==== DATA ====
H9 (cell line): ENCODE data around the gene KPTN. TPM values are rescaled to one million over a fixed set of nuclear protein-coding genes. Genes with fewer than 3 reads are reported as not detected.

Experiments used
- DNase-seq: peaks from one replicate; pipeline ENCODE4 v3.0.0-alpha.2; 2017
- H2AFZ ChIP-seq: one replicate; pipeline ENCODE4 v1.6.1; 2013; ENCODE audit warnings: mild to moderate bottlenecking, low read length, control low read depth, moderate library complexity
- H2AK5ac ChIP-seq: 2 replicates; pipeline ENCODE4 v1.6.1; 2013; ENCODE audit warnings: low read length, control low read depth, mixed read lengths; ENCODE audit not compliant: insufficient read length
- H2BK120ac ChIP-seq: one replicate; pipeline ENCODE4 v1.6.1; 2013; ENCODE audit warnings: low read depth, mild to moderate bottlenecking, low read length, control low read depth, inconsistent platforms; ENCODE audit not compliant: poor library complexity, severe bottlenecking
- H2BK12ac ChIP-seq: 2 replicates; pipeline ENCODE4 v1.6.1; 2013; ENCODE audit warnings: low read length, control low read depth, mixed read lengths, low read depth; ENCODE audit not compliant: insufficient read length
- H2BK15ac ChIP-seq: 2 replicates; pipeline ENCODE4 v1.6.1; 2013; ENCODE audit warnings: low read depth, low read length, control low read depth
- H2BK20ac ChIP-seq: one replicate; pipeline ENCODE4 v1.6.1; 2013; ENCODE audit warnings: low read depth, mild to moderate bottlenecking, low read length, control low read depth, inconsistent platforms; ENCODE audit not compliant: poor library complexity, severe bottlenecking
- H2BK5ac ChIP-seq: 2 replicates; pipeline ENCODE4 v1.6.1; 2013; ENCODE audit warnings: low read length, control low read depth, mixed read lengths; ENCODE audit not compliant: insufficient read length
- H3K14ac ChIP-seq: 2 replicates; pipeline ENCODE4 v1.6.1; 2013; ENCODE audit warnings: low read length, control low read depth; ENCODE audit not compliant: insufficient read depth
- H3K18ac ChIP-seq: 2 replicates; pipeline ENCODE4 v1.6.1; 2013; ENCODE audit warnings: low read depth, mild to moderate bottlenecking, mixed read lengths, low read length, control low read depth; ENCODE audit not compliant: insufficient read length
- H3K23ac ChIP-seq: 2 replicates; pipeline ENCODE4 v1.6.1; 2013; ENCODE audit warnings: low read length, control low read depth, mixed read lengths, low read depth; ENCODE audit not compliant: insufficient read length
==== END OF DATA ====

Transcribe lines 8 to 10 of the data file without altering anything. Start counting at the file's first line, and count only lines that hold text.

- H2BK15ac ChIP-seq: 2 replicates; pipeline ENCODE4 v1.6.1; 2013; ENCODE audit warnings: low read depth, low read length, control low read depth
- H2BK20ac ChIP-seq: one replicate; pipeline ENCODE4 v1.6.1; 2013; ENCODE audit warnings: low read depth, mild to moderate bottlenecking, low read length, control low read depth, inconsistent platforms; ENCODE audit not compliant: poor library complexity, severe bottlenecking
- H2BK5ac ChIP-seq: 2 replicates; pipeline ENCODE4 v1.6.1; 2013; ENCODE audit warnings: low read length, control low read depth, mixed read lengths; ENCODE audit not compliant: insufficient read length